The Tate is outsourcing biography-writing to Wikipedia, raising fears about errors and misspellings.
The Tate is one of London’s most important constellations of art institutions, but in recent years it’s been lacking the resources to write biographies for all the artists in its vast collection. So it turned to Wikipedia to pick up the slack, forming a partnership with one of the internet’s go-to educational resources in order to fill out the copy.
But an investigation by The Art Newspaper reveals that Wikipedia’s crowdsourced entries often include factual errors or spelling mistakes that can make their way to Tate’s official site. The art historian Bendor Grosvenor pointed out that a Tate biography on Anthony van Dyck says that the painter was the inspiration for the “Van Dyke [sic] beard” and The Art Newspaper claimed that other entries were similarly marred by mistakes.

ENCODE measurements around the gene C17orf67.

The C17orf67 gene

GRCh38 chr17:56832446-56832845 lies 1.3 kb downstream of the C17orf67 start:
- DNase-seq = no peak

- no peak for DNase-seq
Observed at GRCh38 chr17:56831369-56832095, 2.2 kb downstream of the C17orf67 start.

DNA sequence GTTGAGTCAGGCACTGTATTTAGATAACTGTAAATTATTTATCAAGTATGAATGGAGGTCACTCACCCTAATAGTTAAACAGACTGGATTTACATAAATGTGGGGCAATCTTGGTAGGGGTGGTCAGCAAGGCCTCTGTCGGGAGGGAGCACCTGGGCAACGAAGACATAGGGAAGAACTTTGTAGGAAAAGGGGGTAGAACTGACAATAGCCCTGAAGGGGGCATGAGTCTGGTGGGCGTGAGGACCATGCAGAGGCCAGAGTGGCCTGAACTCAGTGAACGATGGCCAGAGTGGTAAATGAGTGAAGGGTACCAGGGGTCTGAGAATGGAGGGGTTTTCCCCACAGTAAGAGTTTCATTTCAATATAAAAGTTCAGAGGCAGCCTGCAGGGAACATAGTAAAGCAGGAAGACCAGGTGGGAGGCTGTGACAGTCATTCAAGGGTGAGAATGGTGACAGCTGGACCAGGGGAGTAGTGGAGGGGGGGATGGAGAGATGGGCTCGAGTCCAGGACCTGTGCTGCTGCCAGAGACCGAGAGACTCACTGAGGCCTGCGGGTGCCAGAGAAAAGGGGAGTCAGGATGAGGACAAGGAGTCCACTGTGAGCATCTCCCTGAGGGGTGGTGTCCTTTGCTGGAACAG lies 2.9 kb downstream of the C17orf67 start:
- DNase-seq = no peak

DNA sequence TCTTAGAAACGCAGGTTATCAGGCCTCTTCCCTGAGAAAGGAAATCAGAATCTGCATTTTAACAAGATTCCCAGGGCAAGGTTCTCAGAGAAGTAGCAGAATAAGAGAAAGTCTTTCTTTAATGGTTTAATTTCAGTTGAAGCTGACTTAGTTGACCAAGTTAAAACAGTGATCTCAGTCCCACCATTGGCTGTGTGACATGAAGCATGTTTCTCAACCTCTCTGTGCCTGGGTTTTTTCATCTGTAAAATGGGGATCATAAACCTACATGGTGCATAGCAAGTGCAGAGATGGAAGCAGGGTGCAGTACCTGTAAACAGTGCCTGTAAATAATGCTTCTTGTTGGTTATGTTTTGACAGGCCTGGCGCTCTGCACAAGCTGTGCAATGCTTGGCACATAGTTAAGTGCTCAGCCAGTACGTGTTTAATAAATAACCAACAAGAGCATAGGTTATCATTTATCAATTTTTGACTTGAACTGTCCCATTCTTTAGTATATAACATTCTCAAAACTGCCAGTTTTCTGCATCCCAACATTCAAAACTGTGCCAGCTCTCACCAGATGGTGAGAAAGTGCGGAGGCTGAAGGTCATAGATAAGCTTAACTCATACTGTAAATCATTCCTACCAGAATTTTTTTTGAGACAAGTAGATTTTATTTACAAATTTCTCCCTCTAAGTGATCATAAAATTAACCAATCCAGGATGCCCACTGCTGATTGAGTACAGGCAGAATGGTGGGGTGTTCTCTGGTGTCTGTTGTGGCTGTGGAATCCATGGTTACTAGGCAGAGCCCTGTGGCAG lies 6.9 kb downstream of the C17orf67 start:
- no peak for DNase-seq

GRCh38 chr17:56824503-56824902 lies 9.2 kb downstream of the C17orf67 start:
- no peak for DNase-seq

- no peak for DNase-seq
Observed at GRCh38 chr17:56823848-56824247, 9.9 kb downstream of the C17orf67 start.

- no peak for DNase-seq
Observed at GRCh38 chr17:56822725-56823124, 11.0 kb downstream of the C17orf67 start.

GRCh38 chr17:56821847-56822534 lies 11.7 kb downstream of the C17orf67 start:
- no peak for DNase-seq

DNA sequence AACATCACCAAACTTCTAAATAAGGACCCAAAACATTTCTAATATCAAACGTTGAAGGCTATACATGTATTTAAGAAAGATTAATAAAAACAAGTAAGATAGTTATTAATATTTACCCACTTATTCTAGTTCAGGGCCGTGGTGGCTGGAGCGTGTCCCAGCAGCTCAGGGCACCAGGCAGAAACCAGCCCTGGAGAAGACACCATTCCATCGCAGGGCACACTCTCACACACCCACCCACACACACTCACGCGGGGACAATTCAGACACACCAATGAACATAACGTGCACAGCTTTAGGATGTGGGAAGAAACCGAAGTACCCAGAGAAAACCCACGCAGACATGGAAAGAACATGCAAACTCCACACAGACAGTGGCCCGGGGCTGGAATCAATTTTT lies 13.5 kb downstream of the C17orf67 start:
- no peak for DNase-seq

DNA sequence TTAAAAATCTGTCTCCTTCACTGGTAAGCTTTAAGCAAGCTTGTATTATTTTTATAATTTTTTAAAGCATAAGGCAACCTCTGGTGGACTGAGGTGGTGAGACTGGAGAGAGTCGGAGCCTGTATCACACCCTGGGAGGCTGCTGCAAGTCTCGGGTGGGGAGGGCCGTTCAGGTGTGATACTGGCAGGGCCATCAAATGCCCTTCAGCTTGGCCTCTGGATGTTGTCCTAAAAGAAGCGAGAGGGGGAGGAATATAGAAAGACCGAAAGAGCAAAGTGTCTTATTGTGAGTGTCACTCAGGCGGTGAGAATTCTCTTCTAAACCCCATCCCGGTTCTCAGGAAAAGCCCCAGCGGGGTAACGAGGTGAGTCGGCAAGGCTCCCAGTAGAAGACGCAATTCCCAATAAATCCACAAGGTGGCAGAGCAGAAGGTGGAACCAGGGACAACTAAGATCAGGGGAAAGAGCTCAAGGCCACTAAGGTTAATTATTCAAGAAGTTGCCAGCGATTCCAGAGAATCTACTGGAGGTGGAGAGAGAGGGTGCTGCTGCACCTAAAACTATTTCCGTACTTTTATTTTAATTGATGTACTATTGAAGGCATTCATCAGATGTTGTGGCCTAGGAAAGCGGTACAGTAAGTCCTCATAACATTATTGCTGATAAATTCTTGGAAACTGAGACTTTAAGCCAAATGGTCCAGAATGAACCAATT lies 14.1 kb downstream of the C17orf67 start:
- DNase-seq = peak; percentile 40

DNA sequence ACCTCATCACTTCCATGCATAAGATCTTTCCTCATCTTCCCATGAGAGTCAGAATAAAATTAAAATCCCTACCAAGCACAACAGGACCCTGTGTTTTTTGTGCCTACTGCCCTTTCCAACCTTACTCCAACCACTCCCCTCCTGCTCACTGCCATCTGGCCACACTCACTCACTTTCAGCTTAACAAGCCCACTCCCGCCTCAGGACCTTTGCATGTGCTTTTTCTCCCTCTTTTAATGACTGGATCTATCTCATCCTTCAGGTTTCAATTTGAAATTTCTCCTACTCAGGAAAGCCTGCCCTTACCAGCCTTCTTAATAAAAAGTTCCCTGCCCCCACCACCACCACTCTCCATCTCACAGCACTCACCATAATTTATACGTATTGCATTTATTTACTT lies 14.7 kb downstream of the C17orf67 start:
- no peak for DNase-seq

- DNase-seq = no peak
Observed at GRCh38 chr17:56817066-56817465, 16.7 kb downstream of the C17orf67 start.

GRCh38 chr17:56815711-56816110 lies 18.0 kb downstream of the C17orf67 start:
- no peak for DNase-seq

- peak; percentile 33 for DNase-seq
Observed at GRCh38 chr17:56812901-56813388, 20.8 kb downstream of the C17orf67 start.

A Tate spokesperson explained that it has commissioned its art historians to write over 100 biographies, including those on J. M. W. Turner and Francis Bacon. But it doesn’t have “the resources to create biographies for every individual,” and as a result artists such as Lucian Freud, Damien Hirst, and David Hockney have not received bespoke biographies. Despite the inaccuracies spotted so far, the spokesperson maintains that Wikipedia is “the most up to date and reliable biography possible within the constraints of our resources.”